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4 Purposes of the Letter of Intent (Singapore)

You might ask, “What is Letter of Intent (LOI)?” It’s not very common in oversea to sign a LOI before the Tenancy Agreement (TA). I understand that there’s no LOI at all in the rental procedure for a residential unit in your country.

But, in Singapore, it’s a common practice. Well, I, myself, don’t believe in LOI though (I always wonder why we don’t get straight into the TA), but there are four purposes in it.

The LOI is used to propose:

1) Your intention to rent the property

2) The monthly rental fee against which you intend to rent the property

3) Your intended lease duration

4) Your requirements and requests for repair, renovation, furniture, appliances etc. and whether the rental fee is inclusive of these costs

Your requirement could be a request for fresh coat of paint, a new sofa, additional beds or TV or whatever etc. And you should include a Diplomatic Clause to safeguard yourself in the event you are no longer employed, or transferred to other countries. You can terminate the lease by giving a 2-month notice period upon completion of 1 year. Of course at this point, you and the landlord should have by now more or less agreed, at least verbally, on the main items in the LOI. It is important that you ensure that everything you want is written in the LOI. Once it has been signed, it’s almost impossible to request anything additional.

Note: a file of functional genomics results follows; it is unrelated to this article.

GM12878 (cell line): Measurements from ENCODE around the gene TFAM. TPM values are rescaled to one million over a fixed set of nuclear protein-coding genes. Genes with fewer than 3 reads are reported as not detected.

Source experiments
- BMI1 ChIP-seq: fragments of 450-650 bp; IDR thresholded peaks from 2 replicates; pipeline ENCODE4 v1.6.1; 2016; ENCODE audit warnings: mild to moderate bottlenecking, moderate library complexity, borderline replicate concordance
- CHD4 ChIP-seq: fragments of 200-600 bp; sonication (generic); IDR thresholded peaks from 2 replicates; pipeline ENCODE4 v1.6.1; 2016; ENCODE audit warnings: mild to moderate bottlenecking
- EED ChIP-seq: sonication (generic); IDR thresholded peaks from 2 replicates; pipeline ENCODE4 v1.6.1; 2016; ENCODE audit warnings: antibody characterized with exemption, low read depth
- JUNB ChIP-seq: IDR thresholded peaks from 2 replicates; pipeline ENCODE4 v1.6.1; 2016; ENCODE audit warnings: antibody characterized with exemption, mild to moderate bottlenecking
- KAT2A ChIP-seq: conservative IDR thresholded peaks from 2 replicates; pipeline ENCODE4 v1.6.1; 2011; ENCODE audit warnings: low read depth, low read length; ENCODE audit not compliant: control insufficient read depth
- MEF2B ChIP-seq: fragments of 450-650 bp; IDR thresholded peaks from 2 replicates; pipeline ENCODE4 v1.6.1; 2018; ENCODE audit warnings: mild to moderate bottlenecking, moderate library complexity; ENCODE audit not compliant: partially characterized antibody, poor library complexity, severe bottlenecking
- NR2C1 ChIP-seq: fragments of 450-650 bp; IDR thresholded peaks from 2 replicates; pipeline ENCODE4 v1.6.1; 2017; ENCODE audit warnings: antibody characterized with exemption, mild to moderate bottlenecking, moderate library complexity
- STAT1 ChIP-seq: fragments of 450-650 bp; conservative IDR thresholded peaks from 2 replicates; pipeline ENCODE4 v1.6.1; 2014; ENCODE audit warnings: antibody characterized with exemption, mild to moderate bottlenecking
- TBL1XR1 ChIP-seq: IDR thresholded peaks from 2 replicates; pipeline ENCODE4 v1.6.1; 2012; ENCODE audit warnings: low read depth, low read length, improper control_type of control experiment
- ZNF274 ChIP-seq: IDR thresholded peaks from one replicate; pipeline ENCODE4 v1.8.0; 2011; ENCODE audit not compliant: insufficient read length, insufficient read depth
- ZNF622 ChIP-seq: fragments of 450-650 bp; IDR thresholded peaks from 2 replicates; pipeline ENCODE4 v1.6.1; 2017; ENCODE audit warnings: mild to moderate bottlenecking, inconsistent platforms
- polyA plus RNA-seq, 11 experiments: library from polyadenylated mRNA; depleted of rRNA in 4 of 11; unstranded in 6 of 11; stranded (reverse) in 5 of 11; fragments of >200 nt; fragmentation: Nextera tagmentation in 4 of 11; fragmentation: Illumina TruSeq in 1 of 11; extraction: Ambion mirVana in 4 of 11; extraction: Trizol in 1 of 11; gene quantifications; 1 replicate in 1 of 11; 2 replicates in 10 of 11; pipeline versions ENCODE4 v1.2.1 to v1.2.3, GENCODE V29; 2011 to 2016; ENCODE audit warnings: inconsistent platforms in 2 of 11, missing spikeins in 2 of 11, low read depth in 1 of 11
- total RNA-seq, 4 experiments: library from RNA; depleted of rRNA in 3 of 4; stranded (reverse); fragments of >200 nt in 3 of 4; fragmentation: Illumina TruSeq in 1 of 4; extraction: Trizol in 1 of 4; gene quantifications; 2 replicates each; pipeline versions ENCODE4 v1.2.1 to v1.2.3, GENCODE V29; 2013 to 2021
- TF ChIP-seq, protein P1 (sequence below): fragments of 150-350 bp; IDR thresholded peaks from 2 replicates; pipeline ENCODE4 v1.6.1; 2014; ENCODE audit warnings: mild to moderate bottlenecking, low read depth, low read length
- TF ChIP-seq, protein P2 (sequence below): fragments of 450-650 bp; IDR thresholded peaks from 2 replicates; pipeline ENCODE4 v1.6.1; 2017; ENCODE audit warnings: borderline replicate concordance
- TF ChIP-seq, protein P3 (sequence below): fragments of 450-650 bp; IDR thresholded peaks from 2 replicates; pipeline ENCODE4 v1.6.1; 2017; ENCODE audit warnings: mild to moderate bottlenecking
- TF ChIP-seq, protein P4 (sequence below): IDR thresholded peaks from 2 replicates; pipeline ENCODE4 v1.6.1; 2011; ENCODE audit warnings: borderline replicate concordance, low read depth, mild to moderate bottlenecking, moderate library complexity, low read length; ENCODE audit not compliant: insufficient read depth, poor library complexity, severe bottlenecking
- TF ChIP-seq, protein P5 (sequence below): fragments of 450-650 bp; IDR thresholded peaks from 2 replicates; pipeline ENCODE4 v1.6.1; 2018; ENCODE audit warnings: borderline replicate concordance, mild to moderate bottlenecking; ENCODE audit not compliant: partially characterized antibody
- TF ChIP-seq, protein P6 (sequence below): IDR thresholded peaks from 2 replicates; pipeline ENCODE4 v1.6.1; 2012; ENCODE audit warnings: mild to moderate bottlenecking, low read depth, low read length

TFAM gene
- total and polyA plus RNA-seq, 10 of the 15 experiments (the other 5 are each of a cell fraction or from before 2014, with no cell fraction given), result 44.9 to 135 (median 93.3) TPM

Then you present the LOI along with the good faith deposit, which is a token deposit, usually one month’s rent and is non-refundable, to the landlord. So, it is important to be absolutely sure on your decision to rent a particular property to avoid forfeiting the good faith deposit. If LOI and good faith deposit is acceptable by the landlord, he/she will sign the LOI and return it to you and acknowledge receipt of the good faith deposit. This ensures that the landlord cannot rent the property to anyone else and that you have secured the unit. However, if the landlord does not wish to lease the property to you, he/she must return the cheque and LOI to you.

Always add an expiry date to the LOI, usually 7 days later. That way the landlord will have to return to you immediately upon expiry.

I wrote this article and I hope it helps. If you've enquries on house rental issues, please join Chillax's Monday Chit Chat.

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